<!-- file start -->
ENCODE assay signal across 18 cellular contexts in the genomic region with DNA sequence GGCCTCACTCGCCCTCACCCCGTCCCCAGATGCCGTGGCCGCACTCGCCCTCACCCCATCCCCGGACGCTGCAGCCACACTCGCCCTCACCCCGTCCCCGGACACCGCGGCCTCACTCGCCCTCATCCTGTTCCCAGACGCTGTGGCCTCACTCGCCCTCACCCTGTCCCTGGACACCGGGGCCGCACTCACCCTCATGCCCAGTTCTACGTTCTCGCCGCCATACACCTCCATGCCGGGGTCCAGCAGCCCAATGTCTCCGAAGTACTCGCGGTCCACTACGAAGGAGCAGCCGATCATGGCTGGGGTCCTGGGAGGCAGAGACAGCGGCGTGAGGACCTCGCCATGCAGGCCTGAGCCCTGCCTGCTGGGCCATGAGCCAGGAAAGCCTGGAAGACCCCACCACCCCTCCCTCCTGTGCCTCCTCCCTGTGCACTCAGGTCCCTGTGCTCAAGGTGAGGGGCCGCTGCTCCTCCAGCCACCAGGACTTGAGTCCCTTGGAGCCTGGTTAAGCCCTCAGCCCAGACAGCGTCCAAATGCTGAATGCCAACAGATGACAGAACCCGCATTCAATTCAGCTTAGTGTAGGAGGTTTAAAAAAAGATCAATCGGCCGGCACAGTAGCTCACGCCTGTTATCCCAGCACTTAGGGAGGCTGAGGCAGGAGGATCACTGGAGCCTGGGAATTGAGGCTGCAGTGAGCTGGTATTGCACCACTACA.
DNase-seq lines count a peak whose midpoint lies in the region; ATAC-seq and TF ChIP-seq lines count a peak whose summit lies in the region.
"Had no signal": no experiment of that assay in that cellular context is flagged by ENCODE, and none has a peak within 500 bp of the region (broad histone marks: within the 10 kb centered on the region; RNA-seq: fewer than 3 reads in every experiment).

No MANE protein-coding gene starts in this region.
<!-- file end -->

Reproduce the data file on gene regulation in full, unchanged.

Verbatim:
ENCODE assay signal across 18 cellular contexts in the genomic region with DNA sequence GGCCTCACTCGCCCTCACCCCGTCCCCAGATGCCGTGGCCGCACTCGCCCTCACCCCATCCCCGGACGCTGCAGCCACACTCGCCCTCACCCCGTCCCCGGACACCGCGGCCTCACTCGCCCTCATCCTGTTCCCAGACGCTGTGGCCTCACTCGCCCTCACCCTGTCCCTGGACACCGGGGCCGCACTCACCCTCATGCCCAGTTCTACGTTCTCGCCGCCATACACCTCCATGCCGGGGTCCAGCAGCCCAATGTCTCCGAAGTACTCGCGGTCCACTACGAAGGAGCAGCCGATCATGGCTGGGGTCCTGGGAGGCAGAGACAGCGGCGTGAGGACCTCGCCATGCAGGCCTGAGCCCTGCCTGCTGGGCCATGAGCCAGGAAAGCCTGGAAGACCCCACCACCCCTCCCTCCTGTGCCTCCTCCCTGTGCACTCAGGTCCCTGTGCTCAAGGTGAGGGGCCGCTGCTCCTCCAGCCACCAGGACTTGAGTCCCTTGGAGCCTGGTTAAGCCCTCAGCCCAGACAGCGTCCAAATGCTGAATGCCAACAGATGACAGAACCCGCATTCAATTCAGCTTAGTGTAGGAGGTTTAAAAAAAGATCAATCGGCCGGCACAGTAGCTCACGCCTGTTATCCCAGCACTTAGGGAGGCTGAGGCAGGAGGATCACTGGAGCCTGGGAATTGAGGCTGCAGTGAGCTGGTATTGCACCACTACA.
DNase-seq lines count a peak whose midpoint lies in the region; ATAC-seq and TF ChIP-seq lines count a peak whose summit lies in the region.
"Had no signal": no experiment of that assay in that cellular context is flagged by ENCODE, and none has a peak within 500 bp of the region (broad histone marks: within the 10 kb centered on the region; RNA-seq: fewer than 3 reads in every experiment).

No MANE protein-coding gene starts in this region.